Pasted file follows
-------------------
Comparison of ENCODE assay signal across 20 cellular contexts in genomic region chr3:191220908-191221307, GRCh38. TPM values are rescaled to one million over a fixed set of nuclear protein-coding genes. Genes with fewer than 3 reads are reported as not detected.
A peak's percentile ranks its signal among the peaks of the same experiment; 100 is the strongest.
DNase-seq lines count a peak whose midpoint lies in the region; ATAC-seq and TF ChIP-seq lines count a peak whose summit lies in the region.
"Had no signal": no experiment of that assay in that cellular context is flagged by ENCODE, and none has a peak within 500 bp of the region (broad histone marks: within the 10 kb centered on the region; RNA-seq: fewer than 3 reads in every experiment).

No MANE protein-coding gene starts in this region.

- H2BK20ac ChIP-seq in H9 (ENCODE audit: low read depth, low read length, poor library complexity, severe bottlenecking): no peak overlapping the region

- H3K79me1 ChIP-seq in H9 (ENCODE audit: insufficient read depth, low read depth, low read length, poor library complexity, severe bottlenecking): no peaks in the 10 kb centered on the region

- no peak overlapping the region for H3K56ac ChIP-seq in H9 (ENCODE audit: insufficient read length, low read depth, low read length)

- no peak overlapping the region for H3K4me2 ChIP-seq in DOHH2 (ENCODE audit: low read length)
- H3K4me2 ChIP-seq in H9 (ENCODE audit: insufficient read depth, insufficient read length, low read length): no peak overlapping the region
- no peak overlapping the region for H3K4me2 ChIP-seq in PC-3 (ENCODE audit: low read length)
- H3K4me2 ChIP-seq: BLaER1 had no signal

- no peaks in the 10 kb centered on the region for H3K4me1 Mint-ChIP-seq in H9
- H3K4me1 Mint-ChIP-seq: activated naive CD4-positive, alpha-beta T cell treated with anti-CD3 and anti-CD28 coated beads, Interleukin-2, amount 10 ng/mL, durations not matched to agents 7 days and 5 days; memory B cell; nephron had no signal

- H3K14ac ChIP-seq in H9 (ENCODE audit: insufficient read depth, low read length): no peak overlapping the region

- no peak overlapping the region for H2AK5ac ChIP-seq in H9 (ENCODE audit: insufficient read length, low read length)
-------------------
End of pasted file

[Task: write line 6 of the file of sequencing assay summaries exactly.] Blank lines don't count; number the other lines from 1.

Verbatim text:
- H2BK20ac ChIP-seq in H9 (ENCODE audit: low read depth, low read length, poor library complexity, severe bottlenecking): no peak overlapping the region